It is end of July 2010. While procrastinating on a weekend, I am watching the European Championships in marathon taking place in Barcelona. Not really an exciting competition. Two hours of dull watching others running. Never actually watched a full marathon on tv before. I remember thinking “some day I will run my marathon”. I have been telling this to myself for several years already, moving this challenge from year to year and again, like many do. Someday.

Yes, I go for jogging from time to time, but marathon…you need to prepare for this at least a year. Well, maybe 3 months would do, if you are in shape and prepare really intensively, but who would take such a burden?

Suddenly the reporter says: “This year we have the 2500 anniversary of the marathon run”. I think to myself: “2500 anniversary? Bullshit! How can he know?”. But…wait a second. There was this ancient battle of Marathon. I scan through my scattered, holey, incomplete school knowledge and I believe to remember it took place 490 BC. As the legend says: After the battle was won by the Greek, a messenger run from the battlefield to Athens to inform the king about the glorious victory. He arrived, said “we have won!” and fall to death due to exhaustion. So 490 plus 2010 would in fact make 2500.

Isn’t it the best year to run my first marathon? Would there be a better opportunity in my life time? Wouldn’t it be great to run the first marathon on the original course from the town of Marathon to Athens?

But…you need at least 3 months of preparation if you start with the level I am on to manage the time limit. And the marathons take place in spring, summer and early fall, so it’s surely not enough time for the preparation. Let’s check the website of the Athens Classic Marathon. This year the classic marathon takes place on October 31st, in exactly… 3 months! What a good fortune! It is enough time for the shortest preparation program if I start right now.

I feel the wave of excitement and resoluteness like I have never felt before in respect to running a marathon. I find myself thinking: “This time I should really do it”. All the circumstances seem perfect. And I may convince my best friend Jack to take this challenge with me. And we can connect it with an interesting travel to Athens. Yes, this seems the right thing to do now.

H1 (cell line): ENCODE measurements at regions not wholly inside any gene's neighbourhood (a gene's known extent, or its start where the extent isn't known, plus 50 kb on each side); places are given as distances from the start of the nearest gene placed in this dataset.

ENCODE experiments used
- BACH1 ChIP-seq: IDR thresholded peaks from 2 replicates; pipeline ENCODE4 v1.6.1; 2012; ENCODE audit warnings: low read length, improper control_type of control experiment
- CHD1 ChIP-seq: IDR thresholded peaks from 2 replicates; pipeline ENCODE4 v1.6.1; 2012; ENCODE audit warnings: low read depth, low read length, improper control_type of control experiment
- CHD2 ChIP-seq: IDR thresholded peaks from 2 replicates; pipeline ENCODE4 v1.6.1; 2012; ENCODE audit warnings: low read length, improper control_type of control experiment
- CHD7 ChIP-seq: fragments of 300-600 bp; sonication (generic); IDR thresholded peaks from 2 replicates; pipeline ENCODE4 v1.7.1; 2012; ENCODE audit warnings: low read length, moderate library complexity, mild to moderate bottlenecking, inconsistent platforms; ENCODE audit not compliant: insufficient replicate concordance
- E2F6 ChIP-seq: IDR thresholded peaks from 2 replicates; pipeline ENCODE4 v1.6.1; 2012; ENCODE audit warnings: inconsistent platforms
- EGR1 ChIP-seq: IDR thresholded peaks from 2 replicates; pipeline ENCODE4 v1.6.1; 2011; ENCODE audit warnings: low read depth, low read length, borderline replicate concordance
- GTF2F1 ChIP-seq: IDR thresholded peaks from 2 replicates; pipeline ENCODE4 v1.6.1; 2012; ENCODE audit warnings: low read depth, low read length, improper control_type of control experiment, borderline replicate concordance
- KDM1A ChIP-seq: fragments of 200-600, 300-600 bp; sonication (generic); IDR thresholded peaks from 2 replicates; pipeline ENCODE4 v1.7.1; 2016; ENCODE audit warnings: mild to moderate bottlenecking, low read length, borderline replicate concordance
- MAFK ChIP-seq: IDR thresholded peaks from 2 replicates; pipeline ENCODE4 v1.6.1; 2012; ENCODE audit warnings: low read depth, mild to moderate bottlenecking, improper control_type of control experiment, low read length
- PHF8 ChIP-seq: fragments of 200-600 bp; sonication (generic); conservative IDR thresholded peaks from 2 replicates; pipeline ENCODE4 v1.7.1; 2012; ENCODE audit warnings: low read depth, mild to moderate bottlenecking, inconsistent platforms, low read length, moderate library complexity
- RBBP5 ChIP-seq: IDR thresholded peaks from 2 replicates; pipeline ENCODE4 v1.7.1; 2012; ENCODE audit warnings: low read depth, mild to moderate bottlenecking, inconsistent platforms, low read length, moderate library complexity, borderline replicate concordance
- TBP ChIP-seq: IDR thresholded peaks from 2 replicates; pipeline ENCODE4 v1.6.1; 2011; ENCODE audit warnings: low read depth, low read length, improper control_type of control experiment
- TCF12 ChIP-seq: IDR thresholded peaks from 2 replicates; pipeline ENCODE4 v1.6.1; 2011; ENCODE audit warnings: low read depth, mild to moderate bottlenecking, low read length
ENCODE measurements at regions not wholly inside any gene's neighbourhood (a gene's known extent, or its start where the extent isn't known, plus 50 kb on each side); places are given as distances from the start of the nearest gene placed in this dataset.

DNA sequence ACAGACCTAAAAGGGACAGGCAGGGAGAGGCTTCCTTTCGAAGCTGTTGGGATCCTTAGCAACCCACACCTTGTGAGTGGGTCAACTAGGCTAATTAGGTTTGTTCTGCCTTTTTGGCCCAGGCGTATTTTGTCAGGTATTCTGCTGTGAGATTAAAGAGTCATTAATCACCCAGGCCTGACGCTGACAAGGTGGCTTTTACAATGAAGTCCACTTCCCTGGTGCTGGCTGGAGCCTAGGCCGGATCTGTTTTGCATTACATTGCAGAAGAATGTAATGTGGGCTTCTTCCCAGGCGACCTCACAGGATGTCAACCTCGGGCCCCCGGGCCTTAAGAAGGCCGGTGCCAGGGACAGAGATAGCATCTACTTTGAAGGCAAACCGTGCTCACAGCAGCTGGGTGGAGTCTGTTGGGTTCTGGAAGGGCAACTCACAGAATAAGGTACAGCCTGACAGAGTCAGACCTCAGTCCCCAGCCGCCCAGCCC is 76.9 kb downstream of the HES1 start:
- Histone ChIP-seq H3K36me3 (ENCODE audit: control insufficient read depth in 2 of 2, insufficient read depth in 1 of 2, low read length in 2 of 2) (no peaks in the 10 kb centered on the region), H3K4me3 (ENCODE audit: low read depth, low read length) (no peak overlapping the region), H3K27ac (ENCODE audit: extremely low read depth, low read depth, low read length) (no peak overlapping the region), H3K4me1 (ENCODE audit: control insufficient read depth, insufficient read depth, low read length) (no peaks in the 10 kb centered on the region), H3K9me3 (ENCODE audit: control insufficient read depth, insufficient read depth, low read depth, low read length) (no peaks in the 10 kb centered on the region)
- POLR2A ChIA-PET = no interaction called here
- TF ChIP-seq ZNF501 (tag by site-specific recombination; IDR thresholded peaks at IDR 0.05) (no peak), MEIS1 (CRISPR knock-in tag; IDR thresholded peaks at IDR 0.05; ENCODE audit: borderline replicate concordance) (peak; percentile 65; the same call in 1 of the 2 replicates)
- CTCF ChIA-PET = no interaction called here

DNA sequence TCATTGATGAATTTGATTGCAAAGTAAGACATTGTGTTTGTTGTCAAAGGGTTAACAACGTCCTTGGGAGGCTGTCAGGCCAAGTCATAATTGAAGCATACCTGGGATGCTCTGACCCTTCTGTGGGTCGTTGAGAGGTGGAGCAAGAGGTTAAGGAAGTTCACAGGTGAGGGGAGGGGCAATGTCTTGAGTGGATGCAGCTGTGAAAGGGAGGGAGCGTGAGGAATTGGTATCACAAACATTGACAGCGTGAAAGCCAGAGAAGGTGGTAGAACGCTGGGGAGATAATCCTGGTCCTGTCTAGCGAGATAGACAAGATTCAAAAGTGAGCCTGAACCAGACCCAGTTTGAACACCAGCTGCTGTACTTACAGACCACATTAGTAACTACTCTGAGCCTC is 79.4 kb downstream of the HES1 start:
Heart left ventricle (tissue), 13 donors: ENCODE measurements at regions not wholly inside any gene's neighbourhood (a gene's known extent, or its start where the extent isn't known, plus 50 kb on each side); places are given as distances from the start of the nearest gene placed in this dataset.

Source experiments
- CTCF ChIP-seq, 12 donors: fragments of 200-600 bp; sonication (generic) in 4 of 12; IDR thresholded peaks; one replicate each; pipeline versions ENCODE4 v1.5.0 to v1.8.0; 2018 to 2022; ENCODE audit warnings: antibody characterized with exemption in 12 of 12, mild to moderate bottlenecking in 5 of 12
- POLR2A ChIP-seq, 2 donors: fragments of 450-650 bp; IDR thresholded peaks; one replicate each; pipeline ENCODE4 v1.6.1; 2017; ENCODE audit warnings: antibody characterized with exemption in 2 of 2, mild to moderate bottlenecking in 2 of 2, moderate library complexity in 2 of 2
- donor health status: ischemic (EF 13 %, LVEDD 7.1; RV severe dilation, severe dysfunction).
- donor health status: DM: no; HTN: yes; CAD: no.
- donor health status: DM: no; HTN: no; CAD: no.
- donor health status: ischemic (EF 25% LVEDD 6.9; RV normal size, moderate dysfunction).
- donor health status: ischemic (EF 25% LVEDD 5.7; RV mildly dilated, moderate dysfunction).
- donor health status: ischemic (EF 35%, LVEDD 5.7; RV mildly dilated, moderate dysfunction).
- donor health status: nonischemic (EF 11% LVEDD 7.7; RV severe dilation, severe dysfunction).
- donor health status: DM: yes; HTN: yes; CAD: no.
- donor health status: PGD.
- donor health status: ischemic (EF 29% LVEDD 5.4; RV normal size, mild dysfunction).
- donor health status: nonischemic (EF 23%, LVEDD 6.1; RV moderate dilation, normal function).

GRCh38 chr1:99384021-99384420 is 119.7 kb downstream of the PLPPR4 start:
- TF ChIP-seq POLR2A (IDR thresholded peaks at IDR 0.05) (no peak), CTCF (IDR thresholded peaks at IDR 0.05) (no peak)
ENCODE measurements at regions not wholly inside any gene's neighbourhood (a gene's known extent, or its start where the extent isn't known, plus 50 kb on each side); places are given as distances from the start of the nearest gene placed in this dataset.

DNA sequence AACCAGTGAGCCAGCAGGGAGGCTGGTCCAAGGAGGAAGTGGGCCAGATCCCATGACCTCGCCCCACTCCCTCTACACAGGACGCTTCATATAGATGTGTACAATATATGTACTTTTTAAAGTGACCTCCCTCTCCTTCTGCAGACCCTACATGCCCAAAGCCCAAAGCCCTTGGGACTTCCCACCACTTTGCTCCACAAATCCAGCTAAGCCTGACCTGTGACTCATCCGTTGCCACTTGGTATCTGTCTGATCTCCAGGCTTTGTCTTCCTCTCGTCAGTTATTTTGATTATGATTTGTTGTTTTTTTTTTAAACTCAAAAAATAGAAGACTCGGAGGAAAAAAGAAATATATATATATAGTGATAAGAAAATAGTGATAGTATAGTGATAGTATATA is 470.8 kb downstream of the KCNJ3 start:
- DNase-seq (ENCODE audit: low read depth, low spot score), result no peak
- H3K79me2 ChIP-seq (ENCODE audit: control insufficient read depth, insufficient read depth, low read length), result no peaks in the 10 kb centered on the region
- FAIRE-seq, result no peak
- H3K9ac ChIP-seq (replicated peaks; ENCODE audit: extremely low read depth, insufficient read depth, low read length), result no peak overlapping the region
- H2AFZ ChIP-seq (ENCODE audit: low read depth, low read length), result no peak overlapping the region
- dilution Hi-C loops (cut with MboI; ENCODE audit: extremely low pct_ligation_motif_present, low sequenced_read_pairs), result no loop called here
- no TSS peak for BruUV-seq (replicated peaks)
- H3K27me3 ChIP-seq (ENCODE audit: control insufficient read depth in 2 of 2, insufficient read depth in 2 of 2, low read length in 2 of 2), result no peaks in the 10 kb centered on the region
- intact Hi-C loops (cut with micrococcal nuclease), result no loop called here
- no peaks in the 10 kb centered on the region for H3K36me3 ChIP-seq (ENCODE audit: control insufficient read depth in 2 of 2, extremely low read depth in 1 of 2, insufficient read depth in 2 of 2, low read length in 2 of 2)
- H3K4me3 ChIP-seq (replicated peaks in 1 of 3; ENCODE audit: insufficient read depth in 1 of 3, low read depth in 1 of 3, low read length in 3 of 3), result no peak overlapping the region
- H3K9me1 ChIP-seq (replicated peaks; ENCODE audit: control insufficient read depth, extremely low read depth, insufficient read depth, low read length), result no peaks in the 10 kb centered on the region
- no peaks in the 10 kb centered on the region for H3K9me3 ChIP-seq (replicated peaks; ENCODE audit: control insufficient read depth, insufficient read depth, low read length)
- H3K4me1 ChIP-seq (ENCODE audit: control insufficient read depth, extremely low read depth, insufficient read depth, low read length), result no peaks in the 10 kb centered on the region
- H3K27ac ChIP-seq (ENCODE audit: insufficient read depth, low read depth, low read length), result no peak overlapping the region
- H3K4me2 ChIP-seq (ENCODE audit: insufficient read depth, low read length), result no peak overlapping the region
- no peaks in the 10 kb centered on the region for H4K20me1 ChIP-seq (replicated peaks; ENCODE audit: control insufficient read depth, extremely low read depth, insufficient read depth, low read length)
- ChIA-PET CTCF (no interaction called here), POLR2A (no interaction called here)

I am calling Jack and saying: “We will be running the marathon in Athens this year” and I explain him all the details.

He goes: “Are you crazy? I have run maybe 500 meters in my life altogether”.

I was a little bit surprised. He really looks good, much better than me: six-pack and so on. He has a body of Adonis. I thought he was in a good shape, but apparently running and working out are completely different things.

I remind him of the last challenge I invited him to and he gave up on, later regretting it. Then tell him about the 3 months preparation program, which he could use and manage to run the marathon in spite of his inexperience.

He says: “Alex, you will kill me some day, but I will see what I can do. Let me gather some data”.

Later that day he calls back and informs me there is a stamina test you have to pass in order to physically be able to use the 3 months preparation program. You need to be able to run one hour straight with the speed of 8 min/km or quicker. He promises he will do the test tomorrow in the fitness club and let me know if he passes or not.

Next day I ask him: “And? Did you pass?”

He: “Yeah! But it was a ‘massacre’! I could run maybe 5 minutes with the power of my body and the remaining 55 minutes I run only with the power of my will. I was tired to death!”

I: “So, you passed the test?”

He: “You can say so, but…”

I: “Ok. I will register us for this marathon.”

The very same evening I go to the website of this event and try to find the registration form. It is end of July. The only information I can find is the information dated March 20th saying the registrations are closed and all the starting slots are already allocated. No space for more participants.

In my first reaction I feel surprised and helpless, somehow defeated. Apparently I am not the only person having the great idea of running the 2500 year marathon in the original location.